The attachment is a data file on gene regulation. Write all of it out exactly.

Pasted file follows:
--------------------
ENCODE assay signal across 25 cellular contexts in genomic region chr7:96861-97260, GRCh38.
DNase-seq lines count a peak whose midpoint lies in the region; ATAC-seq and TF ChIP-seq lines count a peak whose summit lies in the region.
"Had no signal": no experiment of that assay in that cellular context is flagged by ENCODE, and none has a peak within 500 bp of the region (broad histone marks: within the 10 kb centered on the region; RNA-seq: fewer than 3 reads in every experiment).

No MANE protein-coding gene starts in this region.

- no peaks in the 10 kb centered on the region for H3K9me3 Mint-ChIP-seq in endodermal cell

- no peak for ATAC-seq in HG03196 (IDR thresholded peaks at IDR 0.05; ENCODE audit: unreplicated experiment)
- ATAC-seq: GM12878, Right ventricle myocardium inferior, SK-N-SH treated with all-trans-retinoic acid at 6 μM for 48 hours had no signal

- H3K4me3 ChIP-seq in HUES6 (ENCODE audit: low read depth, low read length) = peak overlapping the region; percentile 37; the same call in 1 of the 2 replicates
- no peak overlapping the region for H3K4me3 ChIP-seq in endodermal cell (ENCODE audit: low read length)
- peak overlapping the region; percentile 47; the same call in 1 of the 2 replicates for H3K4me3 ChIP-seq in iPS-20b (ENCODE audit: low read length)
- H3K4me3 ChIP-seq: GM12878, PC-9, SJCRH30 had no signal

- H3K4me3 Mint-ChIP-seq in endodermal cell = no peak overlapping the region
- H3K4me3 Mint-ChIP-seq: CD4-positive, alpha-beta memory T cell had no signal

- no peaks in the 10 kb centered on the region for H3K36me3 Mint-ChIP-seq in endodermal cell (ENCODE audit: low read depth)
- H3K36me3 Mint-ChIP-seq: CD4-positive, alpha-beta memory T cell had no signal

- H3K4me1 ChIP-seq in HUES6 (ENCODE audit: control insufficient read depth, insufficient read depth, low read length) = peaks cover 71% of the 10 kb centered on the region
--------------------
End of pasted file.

ENCODE assay signal across 25 cellular contexts in genomic region chr7:96861-97260, GRCh38.
DNase-seq lines count a peak whose midpoint lies in the region; ATAC-seq and TF ChIP-seq lines count a peak whose summit lies in the region.
"Had no signal": no experiment of that assay in that cellular context is flagged by ENCODE, and none has a peak within 500 bp of the region (broad histone marks: within the 10 kb centered on the region; RNA-seq: fewer than 3 reads in every experiment).

No MANE protein-coding gene starts in this region.

- no peaks in the 10 kb centered on the region for H3K9me3 Mint-ChIP-seq in endodermal cell

- no peak for ATAC-seq in HG03196 (IDR thresholded peaks at IDR 0.05; ENCODE audit: unreplicated experiment)
- ATAC-seq: GM12878, Right ventricle myocardium inferior, SK-N-SH treated with all-trans-retinoic acid at 6 μM for 48 hours had no signal

- H3K4me3 ChIP-seq in HUES6 (ENCODE audit: low read depth, low read length) = peak overlapping the region; percentile 37; the same call in 1 of the 2 replicates
- no peak overlapping the region for H3K4me3 ChIP-seq in endodermal cell (ENCODE audit: low read length)
- peak overlapping the region; percentile 47; the same call in 1 of the 2 replicates for H3K4me3 ChIP-seq in iPS-20b (ENCODE audit: low read length)
- H3K4me3 ChIP-seq: GM12878, PC-9, SJCRH30 had no signal

- H3K4me3 Mint-ChIP-seq in endodermal cell = no peak overlapping the region
- H3K4me3 Mint-ChIP-seq: CD4-positive, alpha-beta memory T cell had no signal

- no peaks in the 10 kb centered on the region for H3K36me3 Mint-ChIP-seq in endodermal cell (ENCODE audit: low read depth)
- H3K36me3 Mint-ChIP-seq: CD4-positive, alpha-beta memory T cell had no signal

- H3K4me1 ChIP-seq in HUES6 (ENCODE audit: control insufficient read depth, insufficient read depth, low read length) = peaks cover 71% of the 10 kb centered on the region